The jail time for which Calvin seeks credit was a penalty that was part and parcel of an intensive supervision program. While we recognize Mott stands for the proposition that a jail term for contempt does not trigger credit under Iowa Code section 903A.5(1), the actions that led to contempt in Mott had no bearing whatsoever on the guilt or sentencing phase of the ongoing criminal proceeding. The defendant in Mott was found in contempt following his profane outburst directed at the court during trial. 731 N.W.2d at 393–94. In Calvin's case, however, Calvin's success in the program was directly related to the ultimate sentence to be imposed. The parties had agreed to jointly recommend that he receive a suspended sentence upon his successful completion of the program and that he would serve a prison sentence if he failed to complete the program. Calvin's participation in the program was intended to provide an opportunity for him to realize the benefits of a plea bargain that would lead to a lesser sentence. Thus, while the jail time for contempt in Mott was entirely unrelated to the guilt or sentencing phases of the defendant's trial on the underlying offense, the same cannot be said in Calvin's case.

We also believe a closer analogy can be found in cases where a criminal defendant is released pending trial, but is later arrested and incarcerated for violations of a pretrial release agreement. Such incarceration is not independent punishment, but rather simply part and parcel of the underlying criminal process. See Commonwealth v. Nicely, 326 S.W.3d 441, 447–48 (Ky. 2010) (granting credit for time served in jail for drug court program violations as analogous to time spent in jail for violations of probation not warranting probation revocation).

An examination of section 903A.5(1) supports Calvin's claim to credit for time served in jail as a penalty for drug court program violations. Clearly, Calvin was an inmate confined "to a county jail . . . at any time prior to sentencing." The statute does not carve out an exception for jail time as a result of drug court program sanctions. See Iowa Code § 903A.5(1); see also State v. Poston, 73 P.3d 1035, 1036–37 (Wash.Ct.App. 2003) (awarding credit for time spent in jail for violations of drug court program conditions under a statute that did not distinguish presentence confinement imposed by a drug court from other court-ordered presentence confinement). As a result, the initial requirements for credit under section 903A.5(1) have been met.

The next question is whether the phrase "because of failure to furnish bail or because of being charged with a nonbailable offense" is a statutory requirement Calvin failed to meet. Iowa Code § 903A.5(1). We think it is not. The thrust of the language is that, once a charge has been brought, a defendant is entitled to credit for presentence jail time regardless of the defendant's bail status at the time of the incarceration for which credit is sought. See State v. Harrison, 468 N.W.2d 215, 217– 18 (Iowa 1991) (denying credit for time served prior to the filing of charges). In other words, whether Calvin could have bailed out of the county jail where he was incarcerated as a result of his drug court program violations is irrelevant to the credit issue as long as he did, in fact, serve time in the county jail.

2. Credit time served at the IRTC.

The record reflects that Calvin was sent to the IRTC for residential treatment as part of his participation in the Polk County drug court program. Under Iowa Code section 903A.5(1), time served in a mental health institution may qualify for credit. Under our holding in Capper, the fact that a defendant was out on bail prior to the evaluation does not disqualify the defendant from receiving credit for the time of examination and evaluation under Iowa Code section 903A.5(1). 539 N.W.2d at 366–67.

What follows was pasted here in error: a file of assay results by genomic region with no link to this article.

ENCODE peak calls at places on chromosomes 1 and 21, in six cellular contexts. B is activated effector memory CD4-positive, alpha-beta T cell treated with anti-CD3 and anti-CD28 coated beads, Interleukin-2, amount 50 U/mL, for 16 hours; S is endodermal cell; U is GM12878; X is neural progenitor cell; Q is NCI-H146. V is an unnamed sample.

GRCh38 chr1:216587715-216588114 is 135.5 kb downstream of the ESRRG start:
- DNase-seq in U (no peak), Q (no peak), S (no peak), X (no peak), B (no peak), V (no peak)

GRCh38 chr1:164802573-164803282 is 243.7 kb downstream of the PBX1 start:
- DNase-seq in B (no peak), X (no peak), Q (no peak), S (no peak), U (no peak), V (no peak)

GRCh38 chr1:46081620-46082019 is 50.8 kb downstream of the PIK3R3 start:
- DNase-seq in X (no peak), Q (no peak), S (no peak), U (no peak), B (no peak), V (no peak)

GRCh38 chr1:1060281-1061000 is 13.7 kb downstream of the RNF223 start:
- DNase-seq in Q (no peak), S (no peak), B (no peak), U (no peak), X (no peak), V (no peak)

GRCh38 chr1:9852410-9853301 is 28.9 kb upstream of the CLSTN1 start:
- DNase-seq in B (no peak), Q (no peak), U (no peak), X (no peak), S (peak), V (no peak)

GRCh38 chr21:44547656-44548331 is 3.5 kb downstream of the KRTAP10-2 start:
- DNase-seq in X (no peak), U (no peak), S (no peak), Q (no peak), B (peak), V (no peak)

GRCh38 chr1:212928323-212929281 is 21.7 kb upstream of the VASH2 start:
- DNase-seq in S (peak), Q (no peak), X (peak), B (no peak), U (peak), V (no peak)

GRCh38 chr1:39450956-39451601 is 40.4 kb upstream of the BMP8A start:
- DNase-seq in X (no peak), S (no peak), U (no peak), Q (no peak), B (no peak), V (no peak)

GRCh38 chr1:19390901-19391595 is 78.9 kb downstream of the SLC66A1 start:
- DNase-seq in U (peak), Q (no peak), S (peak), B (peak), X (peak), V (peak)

We conclude Calvin is entitled to credit for the time he was in residential treatment at the IRTC. No one questions that the IRTC qualifies as a mental facility under section 903A.5(1). There is also no question that Calvin was confined at the IRTC. The order for treatment and transport to the facility emphasized that if Calvin left the facility without a proper escort, the act would be deemed an escape for which Calvin could be separately prosecuted. Under our interpretation of Iowa Code section 903A.5(1), bail status is irrelevant to this issue.

Further, Calvin's confinement at the IRTC was related to his underlying sentence. Successful completion of the residential treatment was a required part of his participation in the drug court program. Thus, unlike the situation in Mott, the time Calvin spent at the IRTC was related to the ultimate sentence in the underlying criminal proceeding. As a result, Calvin is entitled to credit for the time he spent confined in the mental facility pursuant to Iowa Code section 903A.5(1).

D. Remedy.

The proper remedy when a district court fails to grant a defendant credit for court-ordered confinement is to remand the case for a modification of the sentencing order to grant the defendant proper credit. See id. at 367; see also Hawk, 616 N.W.2d at 529–30 (rejecting a contention that a district court must calculate the amount of credit for time served). Accordingly, we remand the case to the district court to modify its sentencing order to grant Calvin credit for time served in residential treatment at the IRTC and in the county jail as punishment for violations of the drug court program, but not for time served in the county jail for contempt.

IV. Conclusion.

For the above reasons, we vacate the decision of the court of appeals and vacate in part the sentence of the district court. We remand the matter to the district court to modify its sentencing order in accordance with this opinion.

DECISION OF COURT OF APPEALS VACATED; DISTRICT COURT SENTENCE VACATED IN PART, AND CASE REMANDED WITH INSTRUCTIONS.